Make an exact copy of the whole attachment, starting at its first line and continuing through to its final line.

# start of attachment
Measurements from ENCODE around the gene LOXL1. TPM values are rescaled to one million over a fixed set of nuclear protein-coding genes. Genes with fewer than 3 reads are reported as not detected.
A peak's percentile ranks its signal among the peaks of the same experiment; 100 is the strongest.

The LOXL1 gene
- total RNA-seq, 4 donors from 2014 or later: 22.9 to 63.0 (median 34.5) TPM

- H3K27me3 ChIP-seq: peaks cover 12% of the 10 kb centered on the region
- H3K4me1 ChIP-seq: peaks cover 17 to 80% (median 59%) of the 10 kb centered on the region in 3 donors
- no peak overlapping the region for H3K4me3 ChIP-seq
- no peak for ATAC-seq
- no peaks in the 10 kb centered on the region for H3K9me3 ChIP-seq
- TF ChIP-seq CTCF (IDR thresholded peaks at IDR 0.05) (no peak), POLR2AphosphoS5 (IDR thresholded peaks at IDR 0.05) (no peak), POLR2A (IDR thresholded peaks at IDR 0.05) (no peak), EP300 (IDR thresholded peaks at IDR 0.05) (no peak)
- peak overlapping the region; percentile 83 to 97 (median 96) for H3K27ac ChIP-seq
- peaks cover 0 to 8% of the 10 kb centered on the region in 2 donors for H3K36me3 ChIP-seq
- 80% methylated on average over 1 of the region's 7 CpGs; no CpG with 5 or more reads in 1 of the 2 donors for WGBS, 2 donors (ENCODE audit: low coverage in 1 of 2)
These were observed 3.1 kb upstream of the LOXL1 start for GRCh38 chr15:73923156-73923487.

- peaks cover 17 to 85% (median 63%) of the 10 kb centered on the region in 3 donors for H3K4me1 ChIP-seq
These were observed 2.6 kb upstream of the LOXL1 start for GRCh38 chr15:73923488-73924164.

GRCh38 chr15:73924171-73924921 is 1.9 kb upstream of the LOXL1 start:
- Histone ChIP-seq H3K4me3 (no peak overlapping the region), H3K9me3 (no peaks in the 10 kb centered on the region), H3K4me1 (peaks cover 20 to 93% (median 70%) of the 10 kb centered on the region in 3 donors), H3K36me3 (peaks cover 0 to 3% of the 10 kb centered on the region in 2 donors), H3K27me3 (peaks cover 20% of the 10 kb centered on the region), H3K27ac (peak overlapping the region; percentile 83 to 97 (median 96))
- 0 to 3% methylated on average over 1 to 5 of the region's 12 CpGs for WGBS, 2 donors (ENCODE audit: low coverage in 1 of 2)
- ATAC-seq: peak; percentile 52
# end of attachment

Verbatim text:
Measurements from ENCODE around the gene LOXL1. TPM values are rescaled to one million over a fixed set of nuclear protein-coding genes. Genes with fewer than 3 reads are reported as not detected.
A peak's percentile ranks its signal among the peaks of the same experiment; 100 is the strongest.

The LOXL1 gene
- total RNA-seq, 4 donors from 2014 or later: 22.9 to 63.0 (median 34.5) TPM

- H3K27me3 ChIP-seq: peaks cover 12% of the 10 kb centered on the region
- H3K4me1 ChIP-seq: peaks cover 17 to 80% (median 59%) of the 10 kb centered on the region in 3 donors
- no peak overlapping the region for H3K4me3 ChIP-seq
- no peak for ATAC-seq
- no peaks in the 10 kb centered on the region for H3K9me3 ChIP-seq
- TF ChIP-seq CTCF (IDR thresholded peaks at IDR 0.05) (no peak), POLR2AphosphoS5 (IDR thresholded peaks at IDR 0.05) (no peak), POLR2A (IDR thresholded peaks at IDR 0.05) (no peak), EP300 (IDR thresholded peaks at IDR 0.05) (no peak)
- peak overlapping the region; percentile 83 to 97 (median 96) for H3K27ac ChIP-seq
- peaks cover 0 to 8% of the 10 kb centered on the region in 2 donors for H3K36me3 ChIP-seq
- 80% methylated on average over 1 of the region's 7 CpGs; no CpG with 5 or more reads in 1 of the 2 donors for WGBS, 2 donors (ENCODE audit: low coverage in 1 of 2)
These were observed 3.1 kb upstream of the LOXL1 start for GRCh38 chr15:73923156-73923487.

- peaks cover 17 to 85% (median 63%) of the 10 kb centered on the region in 3 donors for H3K4me1 ChIP-seq
These were observed 2.6 kb upstream of the LOXL1 start for GRCh38 chr15:73923488-73924164.

GRCh38 chr15:73924171-73924921 is 1.9 kb upstream of the LOXL1 start:
- Histone ChIP-seq H3K4me3 (no peak overlapping the region), H3K9me3 (no peaks in the 10 kb centered on the region), H3K4me1 (peaks cover 20 to 93% (median 70%) of the 10 kb centered on the region in 3 donors), H3K36me3 (peaks cover 0 to 3% of the 10 kb centered on the region in 2 donors), H3K27me3 (peaks cover 20% of the 10 kb centered on the region), H3K27ac (peak overlapping the region; percentile 83 to 97 (median 96))
- 0 to 3% methylated on average over 1 to 5 of the region's 12 CpGs for WGBS, 2 donors (ENCODE audit: low coverage in 1 of 2)
- ATAC-seq: peak; percentile 52